Bread is one of the most staple foods in the entire world. Simple, easy to make, and generally delicious, everyone should have access to some good bread. But what about the yeast?
Bread, at the most basic, is just a combination of flour, water, and yeast. The flour and water make the dough, and the yeast makes it “rise” into the fluffy material we know it as. If you can get a steady supply of these three things, you’ll be set for life, bread-wise. Of course, you could simply buy all of these from the store. But what about when you can’t? We’re wondering about the self-sufficient options.
Getting water is easy, be it from wells, rain collectors, or local water sources. Flour can be more effort, but a personal grain field isn’t the most difficult thing to accomplish on a homestead. Grind the grain into flour, and you’re good. But what about yeast? Fortunately, there’s a surprisingly simple method to maintaining a yeast supply: a sourdough starter.
You’ve probably heard this phrase before, knew it had something to do with making sourdough bread, and that’s about it. Let us fill in the gaps for you. A sourdough starter is yeast. But instead of the dead (dry) yeast you get as a powder from the store, it’s active, living yeast. Generally speaking, people make the goopy mixture, keep it in a glass jar, and pull from it whenever they need yeast for bread. This process makes sourdough, thus the name.
The Benefits of a Bread Starter
The best thing about a starter is that once you have it, you’re essentially set on yeast for the rest of your life. And the longer you have it and maintain it, the better your bread will taste. Best of all, the only things you’ll ever need are water and flour. If the starter is particularly good, you can even separate it into two separate jars, and give the jar to someone else. It’ll grow back and now you can share.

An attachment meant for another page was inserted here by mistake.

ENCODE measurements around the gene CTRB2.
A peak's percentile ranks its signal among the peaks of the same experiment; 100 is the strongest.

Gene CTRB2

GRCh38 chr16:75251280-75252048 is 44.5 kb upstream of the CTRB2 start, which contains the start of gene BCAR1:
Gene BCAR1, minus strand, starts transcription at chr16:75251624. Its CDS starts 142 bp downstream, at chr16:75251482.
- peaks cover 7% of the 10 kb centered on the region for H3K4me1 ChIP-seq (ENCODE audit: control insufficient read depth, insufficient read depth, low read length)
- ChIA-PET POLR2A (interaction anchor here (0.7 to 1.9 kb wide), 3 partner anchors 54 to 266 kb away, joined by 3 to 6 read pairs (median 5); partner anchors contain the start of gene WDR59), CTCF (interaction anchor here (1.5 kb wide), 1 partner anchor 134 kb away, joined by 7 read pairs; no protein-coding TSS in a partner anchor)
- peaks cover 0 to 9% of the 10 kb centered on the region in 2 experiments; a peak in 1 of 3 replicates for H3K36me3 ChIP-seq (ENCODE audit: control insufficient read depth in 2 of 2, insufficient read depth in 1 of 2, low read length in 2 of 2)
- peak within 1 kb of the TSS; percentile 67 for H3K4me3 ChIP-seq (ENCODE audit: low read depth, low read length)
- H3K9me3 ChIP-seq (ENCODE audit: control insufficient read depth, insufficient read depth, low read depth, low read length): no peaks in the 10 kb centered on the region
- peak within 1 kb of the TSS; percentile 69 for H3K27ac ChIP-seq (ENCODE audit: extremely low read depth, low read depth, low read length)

There is one catch, technically speaking. Living yeast is, as the name implies, alive. And as such, it needs to be fed to stay alive. It’s tremendously low maintenance, only needing a bit of flour and water once a week (more often if kept in warm environments). How much and how often will depend on the size and location of the starter, but it’s still less needy than your average houseplant.
Having a sourdough starter is so simple, and such a popular baking idea, that many folks do it just for fun. With the value it provides in terms of self-sufficiency, we definitely recommend everyone at least become familiar with how to do it.
If you’re interested in trying it out, we recommend reading the Simple Sourdough Starter recipe on the Feasting at Home website. No affiliation, we just think it’s a tremendously informative and helpful article.